Quick, name some fermented foods. What did you come up with? Beer? wine? cheese? pickles? Let’s not forget yoghurt, kefir, sauerkraut, miso, kombucha, natto, tempeh, vinegar, and bread. These and more were the focus of the second annual Freestone Fermentation Festival in Sonoma County, California, May 15, 2010.
This was my first time at this “low-waste, alcohol free, pet free, smoke free and must have fun event.” I went with my blogging friend Laureen Hudson, her daughter (Michael stayed in Petaluma with Miriam and Aurora’s big brothers), and Laureen’s friend Lisa.
Held at the beautiful and green Salmon Creek School (pause a moment to lament that we don’t live near enough for my daughter to attend a school with such clean air and lack of chemical stink), it was a mix of hippie aesthetic with practical advice, local businesses, and of course samples galore.
Fermentation roughly falls into two categories: dead and alive. This event covered both. Alcohol and bread are the two best examples of the former. You can’t make them without fermentation (excluding things like crackers or tortillas) but we eat them for the taste and general nutrition (and they preserve foods without winter or electricity). There are few to no probiotics. Probiotics are what make ferments live. You eat these for all the usual reasons but also for the nutritional powerhouse of the yeasts and bacteria. Yoghurt, kefir, krauts, and pickles are the best known live ferments (though they aren’t always sold live).
As regular readers of my blog know, I make a variety of vegetable ferments (krauts and pickles). And I long to make more. I’ve tried my hand at coconut yoghurt and have plans to make water kefir next. Another project on my list is dairy-free cheese (something pungent, like blue).
Many attendees lamented the lack of alcohol at a festival dedicated in part to its production. But there were workshops covering spirits; my guess is logistical concerns kept out the samples. Cheese (from cow, sheep, or goat milk) was another large component. Since dairy and I don’t get along well, I had to skip that part. No one there makes non-dairy cheese but I will make this my mission to find out how.
The Beverage People in Santa Rosa has classes and equipment/ingredients for sale for a wide variety of fermented products, but their specialities are beer, wine, and cheese. My friend Gabe Jackson, who works there, even made us a case and a half of blackberry wine (picked from our garden–and yes, a post on that is coming!). He’s promised to keep his eyes open for information on non-dairy cheesemaking. His dairy cheese class at the festival was a big hit.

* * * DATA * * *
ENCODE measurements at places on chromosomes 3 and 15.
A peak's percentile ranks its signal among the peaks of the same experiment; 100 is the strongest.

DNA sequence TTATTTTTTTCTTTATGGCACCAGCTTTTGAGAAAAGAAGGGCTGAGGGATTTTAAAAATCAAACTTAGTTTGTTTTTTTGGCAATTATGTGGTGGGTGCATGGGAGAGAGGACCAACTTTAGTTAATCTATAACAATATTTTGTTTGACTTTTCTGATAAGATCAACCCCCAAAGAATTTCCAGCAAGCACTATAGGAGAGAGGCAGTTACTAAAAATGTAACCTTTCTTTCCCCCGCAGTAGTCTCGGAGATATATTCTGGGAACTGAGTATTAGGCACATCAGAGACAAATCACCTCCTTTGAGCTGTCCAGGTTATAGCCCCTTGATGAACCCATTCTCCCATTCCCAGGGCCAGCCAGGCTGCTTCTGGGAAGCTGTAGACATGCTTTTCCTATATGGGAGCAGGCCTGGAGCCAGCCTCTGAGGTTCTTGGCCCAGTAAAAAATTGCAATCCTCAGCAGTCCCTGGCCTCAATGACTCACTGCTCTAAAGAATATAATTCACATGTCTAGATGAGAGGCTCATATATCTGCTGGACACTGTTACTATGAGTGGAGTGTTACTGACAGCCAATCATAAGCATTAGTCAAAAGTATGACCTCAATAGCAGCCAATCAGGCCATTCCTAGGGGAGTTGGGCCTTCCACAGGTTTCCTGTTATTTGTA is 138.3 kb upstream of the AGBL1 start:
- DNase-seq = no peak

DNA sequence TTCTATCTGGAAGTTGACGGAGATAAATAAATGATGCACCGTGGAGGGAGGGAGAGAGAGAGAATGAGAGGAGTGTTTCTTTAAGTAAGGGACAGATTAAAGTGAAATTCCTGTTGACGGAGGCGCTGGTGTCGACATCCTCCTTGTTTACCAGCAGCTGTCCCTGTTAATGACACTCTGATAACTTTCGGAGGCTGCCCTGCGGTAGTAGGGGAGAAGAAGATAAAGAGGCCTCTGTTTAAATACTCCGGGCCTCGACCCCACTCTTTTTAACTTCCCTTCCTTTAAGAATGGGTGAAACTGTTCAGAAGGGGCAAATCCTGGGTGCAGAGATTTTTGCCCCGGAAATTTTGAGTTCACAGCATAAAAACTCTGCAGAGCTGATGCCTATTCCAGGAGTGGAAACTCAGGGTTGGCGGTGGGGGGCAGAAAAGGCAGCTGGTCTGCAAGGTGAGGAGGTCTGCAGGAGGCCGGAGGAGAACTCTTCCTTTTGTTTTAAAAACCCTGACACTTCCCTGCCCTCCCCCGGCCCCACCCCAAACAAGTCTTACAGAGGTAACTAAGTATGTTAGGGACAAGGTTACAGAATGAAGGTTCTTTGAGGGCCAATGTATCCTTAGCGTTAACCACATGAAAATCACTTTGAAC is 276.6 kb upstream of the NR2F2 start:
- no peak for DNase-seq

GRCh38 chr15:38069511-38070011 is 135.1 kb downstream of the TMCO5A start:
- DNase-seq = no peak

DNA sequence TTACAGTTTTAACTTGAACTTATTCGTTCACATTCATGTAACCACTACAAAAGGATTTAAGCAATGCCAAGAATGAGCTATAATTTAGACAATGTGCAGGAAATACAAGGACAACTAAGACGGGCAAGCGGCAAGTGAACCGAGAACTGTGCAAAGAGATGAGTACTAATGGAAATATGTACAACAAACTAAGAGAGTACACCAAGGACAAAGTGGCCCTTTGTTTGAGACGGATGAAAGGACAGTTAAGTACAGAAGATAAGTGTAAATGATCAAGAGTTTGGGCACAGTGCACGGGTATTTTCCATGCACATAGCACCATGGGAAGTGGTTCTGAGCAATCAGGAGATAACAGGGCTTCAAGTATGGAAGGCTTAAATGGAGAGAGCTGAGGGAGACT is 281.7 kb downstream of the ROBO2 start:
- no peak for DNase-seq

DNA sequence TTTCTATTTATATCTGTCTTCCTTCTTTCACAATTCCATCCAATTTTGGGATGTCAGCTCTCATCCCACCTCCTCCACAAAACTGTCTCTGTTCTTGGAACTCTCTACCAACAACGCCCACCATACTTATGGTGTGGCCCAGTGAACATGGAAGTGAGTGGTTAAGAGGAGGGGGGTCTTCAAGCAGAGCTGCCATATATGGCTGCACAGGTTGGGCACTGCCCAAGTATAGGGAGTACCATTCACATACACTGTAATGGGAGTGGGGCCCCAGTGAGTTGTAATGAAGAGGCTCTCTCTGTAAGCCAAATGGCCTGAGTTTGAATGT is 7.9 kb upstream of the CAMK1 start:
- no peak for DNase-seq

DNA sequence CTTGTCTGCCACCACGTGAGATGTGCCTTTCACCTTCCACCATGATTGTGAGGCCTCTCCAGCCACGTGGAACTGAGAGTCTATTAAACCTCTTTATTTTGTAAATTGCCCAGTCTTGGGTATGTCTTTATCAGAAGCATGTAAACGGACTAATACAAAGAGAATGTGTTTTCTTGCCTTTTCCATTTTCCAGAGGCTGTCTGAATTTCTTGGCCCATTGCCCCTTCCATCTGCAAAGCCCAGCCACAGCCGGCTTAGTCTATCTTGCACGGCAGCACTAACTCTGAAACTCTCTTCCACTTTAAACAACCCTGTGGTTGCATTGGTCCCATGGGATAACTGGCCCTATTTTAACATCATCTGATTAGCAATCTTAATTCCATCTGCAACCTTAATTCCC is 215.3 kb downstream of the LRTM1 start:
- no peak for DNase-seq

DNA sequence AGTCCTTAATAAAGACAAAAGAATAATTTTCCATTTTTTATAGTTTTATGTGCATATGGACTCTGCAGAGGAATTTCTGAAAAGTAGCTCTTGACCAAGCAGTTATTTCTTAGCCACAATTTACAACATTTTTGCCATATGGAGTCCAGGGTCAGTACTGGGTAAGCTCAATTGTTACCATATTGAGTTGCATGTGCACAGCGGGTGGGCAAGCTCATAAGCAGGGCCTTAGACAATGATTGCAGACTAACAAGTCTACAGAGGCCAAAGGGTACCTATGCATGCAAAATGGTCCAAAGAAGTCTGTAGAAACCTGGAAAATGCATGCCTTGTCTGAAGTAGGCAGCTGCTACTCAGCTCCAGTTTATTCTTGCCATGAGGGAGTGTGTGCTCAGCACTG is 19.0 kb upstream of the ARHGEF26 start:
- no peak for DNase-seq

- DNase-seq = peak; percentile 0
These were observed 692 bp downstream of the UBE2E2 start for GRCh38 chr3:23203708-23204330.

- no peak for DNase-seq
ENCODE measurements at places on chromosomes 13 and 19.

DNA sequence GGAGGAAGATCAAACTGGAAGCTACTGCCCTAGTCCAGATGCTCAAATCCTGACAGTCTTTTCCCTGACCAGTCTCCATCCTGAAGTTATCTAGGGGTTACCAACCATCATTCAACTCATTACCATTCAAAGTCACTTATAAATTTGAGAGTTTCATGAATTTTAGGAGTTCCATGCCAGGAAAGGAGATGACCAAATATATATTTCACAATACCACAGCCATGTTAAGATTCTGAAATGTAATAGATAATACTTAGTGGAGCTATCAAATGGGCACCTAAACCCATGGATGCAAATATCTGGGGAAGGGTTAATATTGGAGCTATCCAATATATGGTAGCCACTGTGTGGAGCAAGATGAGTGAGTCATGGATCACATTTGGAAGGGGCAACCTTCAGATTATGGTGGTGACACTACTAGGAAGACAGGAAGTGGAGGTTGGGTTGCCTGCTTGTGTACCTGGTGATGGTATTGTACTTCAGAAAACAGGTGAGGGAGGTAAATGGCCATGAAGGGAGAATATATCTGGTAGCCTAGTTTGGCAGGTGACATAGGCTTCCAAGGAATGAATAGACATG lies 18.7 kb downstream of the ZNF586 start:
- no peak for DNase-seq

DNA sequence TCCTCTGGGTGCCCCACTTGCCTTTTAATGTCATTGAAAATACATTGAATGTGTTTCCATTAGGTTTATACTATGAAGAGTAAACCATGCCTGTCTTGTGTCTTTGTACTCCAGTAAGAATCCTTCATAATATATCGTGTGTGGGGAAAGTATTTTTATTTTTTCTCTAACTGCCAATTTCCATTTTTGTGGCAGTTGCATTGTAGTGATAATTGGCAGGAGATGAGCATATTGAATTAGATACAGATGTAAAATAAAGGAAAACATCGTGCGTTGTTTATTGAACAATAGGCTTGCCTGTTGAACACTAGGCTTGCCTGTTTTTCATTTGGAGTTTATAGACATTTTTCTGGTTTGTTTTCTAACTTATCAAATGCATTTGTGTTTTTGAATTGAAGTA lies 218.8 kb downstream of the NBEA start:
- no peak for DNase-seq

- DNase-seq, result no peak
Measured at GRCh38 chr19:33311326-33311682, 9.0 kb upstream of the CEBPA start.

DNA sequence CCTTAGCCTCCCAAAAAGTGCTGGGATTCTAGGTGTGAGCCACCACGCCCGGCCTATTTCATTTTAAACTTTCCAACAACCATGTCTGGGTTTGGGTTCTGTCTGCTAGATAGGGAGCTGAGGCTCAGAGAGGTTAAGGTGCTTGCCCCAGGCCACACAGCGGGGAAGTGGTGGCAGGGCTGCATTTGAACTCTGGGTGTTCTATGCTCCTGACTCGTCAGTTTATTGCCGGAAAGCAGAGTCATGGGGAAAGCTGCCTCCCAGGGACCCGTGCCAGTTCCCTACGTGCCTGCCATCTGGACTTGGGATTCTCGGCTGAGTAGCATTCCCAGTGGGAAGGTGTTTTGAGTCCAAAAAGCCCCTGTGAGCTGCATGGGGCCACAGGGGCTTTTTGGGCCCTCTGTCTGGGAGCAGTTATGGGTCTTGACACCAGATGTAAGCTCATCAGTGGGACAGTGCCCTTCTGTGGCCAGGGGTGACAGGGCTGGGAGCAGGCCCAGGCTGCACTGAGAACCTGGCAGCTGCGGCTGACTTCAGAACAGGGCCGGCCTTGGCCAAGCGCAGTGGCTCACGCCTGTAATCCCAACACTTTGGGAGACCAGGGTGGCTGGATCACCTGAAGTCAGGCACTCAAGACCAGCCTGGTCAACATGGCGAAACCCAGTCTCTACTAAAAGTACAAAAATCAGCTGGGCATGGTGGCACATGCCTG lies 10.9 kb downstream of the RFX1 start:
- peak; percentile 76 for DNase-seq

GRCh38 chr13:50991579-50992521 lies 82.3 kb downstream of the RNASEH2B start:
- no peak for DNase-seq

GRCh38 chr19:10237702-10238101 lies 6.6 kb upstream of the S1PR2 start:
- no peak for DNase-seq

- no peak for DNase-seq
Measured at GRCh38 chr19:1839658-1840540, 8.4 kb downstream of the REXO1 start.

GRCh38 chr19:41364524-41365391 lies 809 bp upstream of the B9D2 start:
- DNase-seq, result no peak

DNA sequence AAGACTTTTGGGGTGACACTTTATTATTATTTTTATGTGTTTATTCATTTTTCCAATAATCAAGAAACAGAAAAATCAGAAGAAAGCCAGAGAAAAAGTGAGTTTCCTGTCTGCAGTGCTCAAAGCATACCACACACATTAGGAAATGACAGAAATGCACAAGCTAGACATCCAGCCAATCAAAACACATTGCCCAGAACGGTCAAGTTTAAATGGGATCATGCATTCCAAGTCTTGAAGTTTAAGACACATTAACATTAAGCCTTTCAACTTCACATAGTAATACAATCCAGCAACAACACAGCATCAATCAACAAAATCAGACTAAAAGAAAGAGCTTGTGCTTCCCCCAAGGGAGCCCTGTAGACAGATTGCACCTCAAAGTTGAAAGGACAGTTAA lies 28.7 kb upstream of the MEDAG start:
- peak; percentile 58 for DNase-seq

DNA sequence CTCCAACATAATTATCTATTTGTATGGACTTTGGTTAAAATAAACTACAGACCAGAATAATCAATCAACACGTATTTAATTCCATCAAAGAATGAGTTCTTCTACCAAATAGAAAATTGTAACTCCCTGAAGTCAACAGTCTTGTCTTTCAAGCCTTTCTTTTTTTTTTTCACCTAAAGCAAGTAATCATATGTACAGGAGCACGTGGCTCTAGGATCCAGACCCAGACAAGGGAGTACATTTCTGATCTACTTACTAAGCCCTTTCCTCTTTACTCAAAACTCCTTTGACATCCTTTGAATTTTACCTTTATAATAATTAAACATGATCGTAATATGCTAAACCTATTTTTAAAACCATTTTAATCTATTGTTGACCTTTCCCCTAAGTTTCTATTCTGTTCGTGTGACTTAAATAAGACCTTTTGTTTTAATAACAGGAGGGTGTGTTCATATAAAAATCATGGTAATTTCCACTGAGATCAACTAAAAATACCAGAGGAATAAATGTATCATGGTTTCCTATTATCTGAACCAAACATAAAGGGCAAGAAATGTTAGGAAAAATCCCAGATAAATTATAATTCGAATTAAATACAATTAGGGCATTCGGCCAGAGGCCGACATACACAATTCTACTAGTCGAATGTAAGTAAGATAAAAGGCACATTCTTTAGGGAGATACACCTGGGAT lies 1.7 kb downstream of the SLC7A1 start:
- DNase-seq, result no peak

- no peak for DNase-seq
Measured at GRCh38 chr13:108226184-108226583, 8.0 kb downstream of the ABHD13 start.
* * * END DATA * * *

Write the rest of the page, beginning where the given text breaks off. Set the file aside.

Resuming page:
I attended classes on sauerkraut and pickle making, both with demos and fairly straightforward advice for beginners. Kathryn Lukas, the owner of The Farmhouse Culture, demonstrated a simple cabbage ferment. The woman next to me sounded peals of joy when Kathryn said don’t bother to pound your cabbage, just massage it a bit with salt to release the juices. Since it had never occurred to me to pound my veggies, I just smiled, but now I wonder what I do that isn’t necessary or what little things I might be missing. Kraut making is pretty easy, but there is a lot that can go wrong too.
Another thing that that hadn’t occurred to me was the sugar content of the vegetables. Usually with ferments sugar is a good thing, even necessary, as it feeds the yeasts. But *aha moment* what makes krauts go off often is the yeasts gaining control; krauts and pickles are a bacterial ferment, not so much yeast.
Most of our kraut is red onion. Most of the time it comes out fabulous. Once in a while we get an unwelcome surprise. I asked Kathryn her opinion and she said it was likely the sugar in the onions. Which can vary a lot. I don’t know how to fix this…can I add some acid? Can I measure the sugar to know which onions to avoid? I don’t want to mix with large amounts of other vegetables.
Kathryn says to keep your vegetable blends no less than 75% cabbage so they come out well every time. That works great for kim chee, which I also make, but sometimes you want something different. I asked her if there was a chart of different buggies (desirable and undesirable) but she didn’t know of one. I would find that very helpful, since I know what my off ferments look/smell/taste like and could match the bugs.